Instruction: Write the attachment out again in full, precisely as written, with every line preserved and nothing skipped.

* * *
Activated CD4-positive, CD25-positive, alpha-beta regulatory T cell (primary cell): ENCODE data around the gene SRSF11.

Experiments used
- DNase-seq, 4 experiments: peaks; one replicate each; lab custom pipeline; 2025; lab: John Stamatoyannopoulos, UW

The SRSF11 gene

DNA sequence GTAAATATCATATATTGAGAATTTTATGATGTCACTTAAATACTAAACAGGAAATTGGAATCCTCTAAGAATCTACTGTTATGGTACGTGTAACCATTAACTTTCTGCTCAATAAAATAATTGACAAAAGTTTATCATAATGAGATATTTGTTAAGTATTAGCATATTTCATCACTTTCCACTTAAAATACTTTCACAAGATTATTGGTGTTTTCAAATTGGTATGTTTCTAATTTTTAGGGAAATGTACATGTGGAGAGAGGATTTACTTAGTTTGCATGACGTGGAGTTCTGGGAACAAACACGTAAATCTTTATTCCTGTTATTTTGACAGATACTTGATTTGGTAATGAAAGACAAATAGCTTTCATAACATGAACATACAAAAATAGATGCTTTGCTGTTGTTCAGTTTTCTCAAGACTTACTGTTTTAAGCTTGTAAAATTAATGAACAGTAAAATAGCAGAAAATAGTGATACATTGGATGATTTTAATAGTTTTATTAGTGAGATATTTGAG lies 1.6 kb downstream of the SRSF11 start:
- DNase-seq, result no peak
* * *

Activated CD4-positive, CD25-positive, alpha-beta regulatory T cell (primary cell): ENCODE data around the gene SRSF11.

Experiments used
- DNase-seq, 4 experiments: peaks; one replicate each; lab custom pipeline; 2025; lab: John Stamatoyannopoulos, UW

The SRSF11 gene

DNA sequence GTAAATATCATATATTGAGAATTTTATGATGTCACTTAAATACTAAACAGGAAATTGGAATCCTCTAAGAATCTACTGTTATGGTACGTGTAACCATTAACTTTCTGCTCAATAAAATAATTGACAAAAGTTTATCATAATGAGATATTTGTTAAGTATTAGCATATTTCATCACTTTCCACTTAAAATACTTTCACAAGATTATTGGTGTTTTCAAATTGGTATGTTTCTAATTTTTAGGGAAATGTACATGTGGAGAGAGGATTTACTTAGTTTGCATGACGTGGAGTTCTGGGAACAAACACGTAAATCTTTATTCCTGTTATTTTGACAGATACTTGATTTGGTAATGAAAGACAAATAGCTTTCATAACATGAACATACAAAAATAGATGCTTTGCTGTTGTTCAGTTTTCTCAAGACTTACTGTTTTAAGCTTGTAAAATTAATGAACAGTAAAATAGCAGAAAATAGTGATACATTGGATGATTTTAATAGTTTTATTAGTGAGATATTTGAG lies 1.6 kb downstream of the SRSF11 start:
- DNase-seq, result no peak